“¡VIVA LA CUBA!” organization, in our case, the Bonefish & Tarpon Trust (BTT). improved over time, benefiting from a national ethos that emThe BTT is a highly respected organization dedicated to prebraces the protection and preservation of its natural resources. serving and protecting saltwater species and their habitats. Fly anglers are offered a truly unique cultural travel adventure The process of obtaining the license is straightforward and coupled with a plethora of pristine saltwater eco-systems. simple. Upon booking your reservation with Fly Mangrove lagoons, channels, thousands of cays and Water, a donation of $250 is made to the BTT an endless array of pristine flats provide an abunvia their website. Once all members of your dance of angling opportunities. group have made their donations, a letter of Without a doubt, the largest and most licensure is issued to anglers explaining their qualiestablished outfitter in Cuba is Avalon Cuban Avalon fying reason for travel to Cuba. Also notable is that Fishing Centers. With a fleet of seven yachts, some Crab Fly travelers can bring back up to $400 in souvenirs, of them in excess of 120 feet long, and several including one box of cigars or 25 singles, and a bottle of rum! resort/land-based options, they have the history, experience and infrastructure to support anglers in some of the most remote and Havana pristine eco-systems in the Caribbean. Avalon’s motherships are purpose-built specifically for anglers and divers. Every considerLike an aged starlet still dressed to the nines, Havana’s beauty ation has been made aboard these yachts to ensure the comfort shines through the wrinkles and a sparkle still glimmers in her of their guests, including plenty of fresh and hot water, spacious eye. A trip to Cuba is simply not complete without spending rooms, 110v power with American plugs, bar areas, and lounges. some quality time in Havana, particularly if it’s your first trip. A walk through old Havana is as close as one can get to time The Time Is Now travel. It’s as if someone pushed the pause button in 1959, walked away to order a Mojito and then forgot to hit play With the recent openings of embassies and American cruise again. From every hollow, open window and sidewalk café ships getting in line to service the country, my sense is that musicians and ghetto blasters create a soundtrack for the city. Cuba will be a very different place in coming years. Tourism is The soulful sounds of brass horns, acoustic guitars, conga already a big part of the Cuban landscape but it seems somedrums and heart-filled choruses echo through busy cobbled how manageable without the pressing interest of Americans. streets. From the crumbling corners and ornate architecture Thankfully, the fisheries are still incredibly well-protected and to the brilliant Malecón Boulevard lying seaside against a setthere’s zero evidence to support that vigilant preservation of ting sun, the whole scene is ridiculously charming. Tours, extra their fisheries will suffer from the coming American masses. days and side trips can all be easily arranged with most fishing However, a big part of the experience of visiting Cuba, and packages. Listed as a UNESCO world heritage site in 1982, more specifically Havana, is the intrigue that comes with a Havana will easily captivate you for a day or an entire week. well-preserved old-world city. It’s hard not to wonder how a roWhether you like the idea of strolling through old-town and bust interaction with the United States will affect the country stopping in for a powerful Cuban coffee, or are planning to and furthermore, what it will look like with cruise ships, visit one of Hemingway’s favorite haunts, or just prefer to Coca-Cola, and the indiscretion of advertising media. In spend the day touring the city in a 50s-era classic car: if you essence, I think the time is now to visit Cuba, experience can’t have fun in Havana, you can’t have fun anywhere! the wonder of Havana and take advantage of some fantastic fishing opportunities. Fishing Regions & Destinations One of the biggest challenges in planning a trip to Cuba To put the sheer size and scale of Cuba’s offerings in perspecis deciding exactly which destination best meets the goals for tive, the country is nearly the size of Florida and about eight your trip. Important considerations should be made with times the size of the Bahamas. It has an incredible amount of regard to target species, seasonality, pricing and travel with terrain and fishable territory that, unlike many other places, has those interested in activities other than fishing. Each option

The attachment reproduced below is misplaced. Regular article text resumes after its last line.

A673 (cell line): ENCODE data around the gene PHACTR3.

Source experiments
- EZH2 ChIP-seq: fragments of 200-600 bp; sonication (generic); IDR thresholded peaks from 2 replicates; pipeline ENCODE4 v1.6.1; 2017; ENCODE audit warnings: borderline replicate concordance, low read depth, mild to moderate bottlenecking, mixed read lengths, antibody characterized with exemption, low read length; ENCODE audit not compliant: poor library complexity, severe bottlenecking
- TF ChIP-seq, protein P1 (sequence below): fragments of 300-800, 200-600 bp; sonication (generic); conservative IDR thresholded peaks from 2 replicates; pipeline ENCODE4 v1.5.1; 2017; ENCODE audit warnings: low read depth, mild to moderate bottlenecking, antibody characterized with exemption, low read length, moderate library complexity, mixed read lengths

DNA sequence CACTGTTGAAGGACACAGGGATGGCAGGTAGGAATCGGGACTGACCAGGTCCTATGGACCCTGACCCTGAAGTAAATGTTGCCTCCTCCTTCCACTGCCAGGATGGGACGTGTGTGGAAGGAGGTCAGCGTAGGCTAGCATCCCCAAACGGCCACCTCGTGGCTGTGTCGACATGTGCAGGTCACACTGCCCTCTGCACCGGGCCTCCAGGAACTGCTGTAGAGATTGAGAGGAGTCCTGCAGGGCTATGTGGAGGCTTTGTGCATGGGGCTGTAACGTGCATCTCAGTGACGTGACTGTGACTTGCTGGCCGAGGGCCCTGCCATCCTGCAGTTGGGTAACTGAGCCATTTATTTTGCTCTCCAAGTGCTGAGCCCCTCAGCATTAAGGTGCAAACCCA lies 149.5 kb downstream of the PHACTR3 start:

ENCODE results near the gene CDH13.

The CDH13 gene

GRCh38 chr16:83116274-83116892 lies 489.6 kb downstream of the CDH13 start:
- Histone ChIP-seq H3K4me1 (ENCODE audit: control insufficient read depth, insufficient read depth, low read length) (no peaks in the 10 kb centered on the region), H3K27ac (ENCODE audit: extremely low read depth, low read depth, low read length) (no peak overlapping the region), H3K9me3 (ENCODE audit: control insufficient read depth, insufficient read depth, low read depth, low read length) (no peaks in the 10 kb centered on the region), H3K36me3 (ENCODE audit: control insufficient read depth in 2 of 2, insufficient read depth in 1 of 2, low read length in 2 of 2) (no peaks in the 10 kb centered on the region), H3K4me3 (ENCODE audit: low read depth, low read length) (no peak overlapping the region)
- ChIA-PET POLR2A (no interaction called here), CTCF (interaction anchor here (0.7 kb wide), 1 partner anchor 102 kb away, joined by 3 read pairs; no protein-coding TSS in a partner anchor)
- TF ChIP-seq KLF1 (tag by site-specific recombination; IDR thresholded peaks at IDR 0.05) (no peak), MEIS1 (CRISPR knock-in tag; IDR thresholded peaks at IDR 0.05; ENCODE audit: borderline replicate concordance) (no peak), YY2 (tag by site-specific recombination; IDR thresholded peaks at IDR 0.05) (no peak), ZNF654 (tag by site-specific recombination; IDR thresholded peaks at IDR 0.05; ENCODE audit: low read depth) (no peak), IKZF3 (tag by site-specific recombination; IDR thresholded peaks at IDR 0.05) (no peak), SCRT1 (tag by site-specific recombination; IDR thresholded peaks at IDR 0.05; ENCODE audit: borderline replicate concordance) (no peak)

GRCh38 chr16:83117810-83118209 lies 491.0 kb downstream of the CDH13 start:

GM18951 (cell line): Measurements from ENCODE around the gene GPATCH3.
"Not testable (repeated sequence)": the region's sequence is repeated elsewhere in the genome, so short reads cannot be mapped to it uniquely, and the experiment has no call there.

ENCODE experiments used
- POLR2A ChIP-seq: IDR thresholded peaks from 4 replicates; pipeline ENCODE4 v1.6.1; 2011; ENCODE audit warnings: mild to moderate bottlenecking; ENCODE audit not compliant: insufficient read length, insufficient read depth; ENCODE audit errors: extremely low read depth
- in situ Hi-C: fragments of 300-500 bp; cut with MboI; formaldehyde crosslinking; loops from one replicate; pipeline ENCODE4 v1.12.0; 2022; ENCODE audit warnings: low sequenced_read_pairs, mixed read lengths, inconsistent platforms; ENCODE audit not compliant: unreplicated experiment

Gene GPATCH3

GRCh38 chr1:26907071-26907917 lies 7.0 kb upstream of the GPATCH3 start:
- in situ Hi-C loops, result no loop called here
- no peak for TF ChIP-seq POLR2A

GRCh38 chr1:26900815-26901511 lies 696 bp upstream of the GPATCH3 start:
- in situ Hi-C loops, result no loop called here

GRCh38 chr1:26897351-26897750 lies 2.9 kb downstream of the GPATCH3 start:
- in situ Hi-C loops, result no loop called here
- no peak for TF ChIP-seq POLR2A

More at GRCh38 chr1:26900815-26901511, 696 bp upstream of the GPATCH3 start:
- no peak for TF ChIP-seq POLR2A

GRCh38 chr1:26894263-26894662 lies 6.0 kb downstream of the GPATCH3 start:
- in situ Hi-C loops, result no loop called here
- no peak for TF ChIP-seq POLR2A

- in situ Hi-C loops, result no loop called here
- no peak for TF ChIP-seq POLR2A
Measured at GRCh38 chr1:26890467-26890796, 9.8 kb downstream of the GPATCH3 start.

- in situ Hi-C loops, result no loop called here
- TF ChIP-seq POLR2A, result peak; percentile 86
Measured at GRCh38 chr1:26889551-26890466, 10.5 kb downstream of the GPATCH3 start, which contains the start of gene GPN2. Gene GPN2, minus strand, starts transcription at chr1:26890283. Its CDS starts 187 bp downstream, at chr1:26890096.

“Like an aged starlet still dressed to the nines, Havana’s beauty shines through the wrinkles and a sparkle still glimmers in her eye.”